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This isn't as hard as most make it out to be. Make sure your gun is locked down with a vise or heavy books or whatever will just keep your gun from falling over or moving. Have good lighting and have the right tools (1 punch, long needle nose pliers, napkins). Take a look at the TRS and it's positioning. Take a picture to remember how the legs are seated. Drive the punch through and get the trigger axel out (right to left). Pull the punch back just enough to get the old TRS out. WARNING ... Old TRS will fly out so be careful. Next, push the trigger all the way forward and stuff a big paper towel or napkins behind it to keep it in the forward position. Now take the new TRS and just place it in there with the pliers with the legs in the right position. You won't get it at first but just aim for the legs to be positioned in the approximate position. No need for perfection because adjustments will need to be made with some patience. Once the legs are positioned correctly you will need to push down with a lot of force to get it in there enough to push the punch back in and drive it through. Not easy but once again be patient and pay attention to the details. Now that you have the TRS locked in place with the punch you are almost done. Slowly pull the punch out from the right side and push the trigger axel through at the same time (left to right) and voila... YOU DID IT! Get the paper towel out from behind the trigger and you are done.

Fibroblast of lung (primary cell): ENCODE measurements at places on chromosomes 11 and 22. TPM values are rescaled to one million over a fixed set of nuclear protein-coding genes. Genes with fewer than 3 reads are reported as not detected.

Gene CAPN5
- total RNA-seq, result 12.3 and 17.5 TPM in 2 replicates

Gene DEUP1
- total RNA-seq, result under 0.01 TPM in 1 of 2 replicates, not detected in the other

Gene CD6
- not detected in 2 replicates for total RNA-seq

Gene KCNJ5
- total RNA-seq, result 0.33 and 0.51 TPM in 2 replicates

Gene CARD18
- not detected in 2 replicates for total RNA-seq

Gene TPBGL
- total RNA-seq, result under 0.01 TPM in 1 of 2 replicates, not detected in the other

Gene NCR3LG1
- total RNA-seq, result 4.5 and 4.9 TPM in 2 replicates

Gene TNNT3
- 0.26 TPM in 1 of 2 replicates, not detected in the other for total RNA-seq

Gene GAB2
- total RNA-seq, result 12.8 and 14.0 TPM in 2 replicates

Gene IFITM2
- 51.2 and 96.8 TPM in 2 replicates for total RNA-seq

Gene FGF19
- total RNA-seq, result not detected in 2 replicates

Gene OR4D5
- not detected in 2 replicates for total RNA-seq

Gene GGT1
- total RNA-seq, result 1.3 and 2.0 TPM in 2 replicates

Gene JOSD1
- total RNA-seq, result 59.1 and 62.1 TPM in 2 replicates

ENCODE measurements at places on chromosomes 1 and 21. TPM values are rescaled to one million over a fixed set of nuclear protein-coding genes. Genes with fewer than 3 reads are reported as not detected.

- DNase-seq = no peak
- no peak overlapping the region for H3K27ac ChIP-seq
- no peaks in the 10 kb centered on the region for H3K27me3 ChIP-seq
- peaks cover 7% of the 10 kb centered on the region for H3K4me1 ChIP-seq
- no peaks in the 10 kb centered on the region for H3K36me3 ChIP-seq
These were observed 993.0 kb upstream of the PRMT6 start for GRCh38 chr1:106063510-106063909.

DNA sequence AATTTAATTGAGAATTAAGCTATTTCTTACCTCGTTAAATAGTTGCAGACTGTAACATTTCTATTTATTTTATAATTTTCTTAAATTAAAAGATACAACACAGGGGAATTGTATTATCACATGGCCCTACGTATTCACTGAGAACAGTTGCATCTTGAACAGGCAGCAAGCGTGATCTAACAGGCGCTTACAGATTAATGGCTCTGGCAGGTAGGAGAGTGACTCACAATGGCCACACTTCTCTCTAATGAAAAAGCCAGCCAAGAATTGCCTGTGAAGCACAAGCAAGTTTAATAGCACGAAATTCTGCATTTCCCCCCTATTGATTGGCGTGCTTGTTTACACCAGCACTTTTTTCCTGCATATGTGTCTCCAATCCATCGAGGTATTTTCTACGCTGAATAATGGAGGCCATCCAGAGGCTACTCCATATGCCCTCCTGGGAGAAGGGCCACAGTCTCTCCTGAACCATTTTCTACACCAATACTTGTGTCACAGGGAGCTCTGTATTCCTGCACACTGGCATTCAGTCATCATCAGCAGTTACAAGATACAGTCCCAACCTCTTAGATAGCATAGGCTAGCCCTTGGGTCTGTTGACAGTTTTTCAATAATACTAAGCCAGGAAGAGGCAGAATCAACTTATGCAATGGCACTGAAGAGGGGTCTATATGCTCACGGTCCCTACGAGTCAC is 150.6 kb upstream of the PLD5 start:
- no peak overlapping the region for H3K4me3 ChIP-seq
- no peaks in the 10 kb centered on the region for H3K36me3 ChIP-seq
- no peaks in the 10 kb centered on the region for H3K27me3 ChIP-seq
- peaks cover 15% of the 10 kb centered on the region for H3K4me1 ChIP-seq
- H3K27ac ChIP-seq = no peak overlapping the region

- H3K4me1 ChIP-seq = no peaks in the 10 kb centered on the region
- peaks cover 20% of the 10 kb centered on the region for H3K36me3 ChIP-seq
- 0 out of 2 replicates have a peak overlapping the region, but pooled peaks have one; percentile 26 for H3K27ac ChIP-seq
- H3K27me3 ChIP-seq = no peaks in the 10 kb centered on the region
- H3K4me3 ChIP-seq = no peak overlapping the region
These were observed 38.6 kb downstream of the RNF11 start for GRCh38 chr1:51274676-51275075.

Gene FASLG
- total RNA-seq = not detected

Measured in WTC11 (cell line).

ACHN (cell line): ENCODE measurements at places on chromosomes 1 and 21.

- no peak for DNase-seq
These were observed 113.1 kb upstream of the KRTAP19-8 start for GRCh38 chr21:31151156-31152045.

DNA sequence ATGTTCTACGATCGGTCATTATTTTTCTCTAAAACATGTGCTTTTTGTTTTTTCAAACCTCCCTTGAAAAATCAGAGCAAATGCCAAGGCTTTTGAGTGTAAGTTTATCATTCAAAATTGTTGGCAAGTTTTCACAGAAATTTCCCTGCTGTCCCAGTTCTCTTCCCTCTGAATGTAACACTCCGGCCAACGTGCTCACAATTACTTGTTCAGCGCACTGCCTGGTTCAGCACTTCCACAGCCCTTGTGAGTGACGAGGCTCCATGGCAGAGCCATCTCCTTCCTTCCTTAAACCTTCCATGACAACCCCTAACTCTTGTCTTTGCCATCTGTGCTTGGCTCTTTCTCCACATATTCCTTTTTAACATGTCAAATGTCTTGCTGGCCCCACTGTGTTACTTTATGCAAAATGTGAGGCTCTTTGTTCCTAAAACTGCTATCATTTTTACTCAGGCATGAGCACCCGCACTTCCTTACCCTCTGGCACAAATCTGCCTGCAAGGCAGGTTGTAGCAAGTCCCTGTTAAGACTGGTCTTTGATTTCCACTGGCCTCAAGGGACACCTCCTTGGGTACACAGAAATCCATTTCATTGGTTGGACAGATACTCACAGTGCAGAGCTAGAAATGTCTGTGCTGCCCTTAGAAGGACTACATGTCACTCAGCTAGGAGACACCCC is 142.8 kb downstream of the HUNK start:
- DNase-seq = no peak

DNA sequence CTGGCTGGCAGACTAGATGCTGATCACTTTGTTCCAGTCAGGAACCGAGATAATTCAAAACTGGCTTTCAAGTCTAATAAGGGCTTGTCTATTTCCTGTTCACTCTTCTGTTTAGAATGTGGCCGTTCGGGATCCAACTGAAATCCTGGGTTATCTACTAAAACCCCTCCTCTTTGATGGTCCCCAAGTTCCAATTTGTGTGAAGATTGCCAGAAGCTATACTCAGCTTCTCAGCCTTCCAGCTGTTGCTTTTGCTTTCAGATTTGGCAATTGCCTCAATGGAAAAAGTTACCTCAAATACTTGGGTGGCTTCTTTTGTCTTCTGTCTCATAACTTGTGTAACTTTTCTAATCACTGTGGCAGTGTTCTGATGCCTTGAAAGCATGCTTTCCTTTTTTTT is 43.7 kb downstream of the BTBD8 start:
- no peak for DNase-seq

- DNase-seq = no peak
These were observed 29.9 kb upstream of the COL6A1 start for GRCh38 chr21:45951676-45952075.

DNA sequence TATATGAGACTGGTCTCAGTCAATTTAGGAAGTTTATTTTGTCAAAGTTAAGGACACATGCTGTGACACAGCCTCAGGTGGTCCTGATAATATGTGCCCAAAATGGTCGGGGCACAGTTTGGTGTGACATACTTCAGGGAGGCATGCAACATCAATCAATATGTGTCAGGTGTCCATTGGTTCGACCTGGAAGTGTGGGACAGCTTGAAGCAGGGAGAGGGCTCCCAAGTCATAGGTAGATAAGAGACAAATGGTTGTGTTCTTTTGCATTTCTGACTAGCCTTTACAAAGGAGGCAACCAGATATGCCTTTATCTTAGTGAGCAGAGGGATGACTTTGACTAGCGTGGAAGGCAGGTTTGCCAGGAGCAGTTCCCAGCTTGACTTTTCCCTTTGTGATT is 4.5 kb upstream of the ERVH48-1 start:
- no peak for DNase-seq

Just wrote these off the top of my head do if I missed anything small please don't kill me. Just try and try until you do it because this "job" isn't the PITA that there talk about. It's nice to be able to test out the feel of a trigger when swapping out all 3 TRSs to see what fits you best. Good luck and if you need more help PM me and I'll be glad to walk you through this again.
At the risk of getting lynched, this is exactly how I do mine except I put a piece of tape around the trigger to keep it forward instead of using napkins. I changed my P30 twice yesterday trying the Todd Green Special. Didn't care for it so I changed it back to V1. I can now change the TRS in about the same time as it takes to field strip it and get to the TRS.

Those of you trying this without a vise is insane. And I hold an X300 in my mouth so I can see down into what I'm doing. There is very little tension on the TRS. Actually my stock V2 TRS in my P30 just lays in the slot. When I pull my punch back out it just lays there, have to go in after it with the needle nose to get it out.

If anyone needing one swapped is in the East Tennessee area, I would be more than happy to swap it out.
 

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palutz59 is correct about a long punch of the right diameter. I think this job would be impossible without one and I should have mentioned it earlier.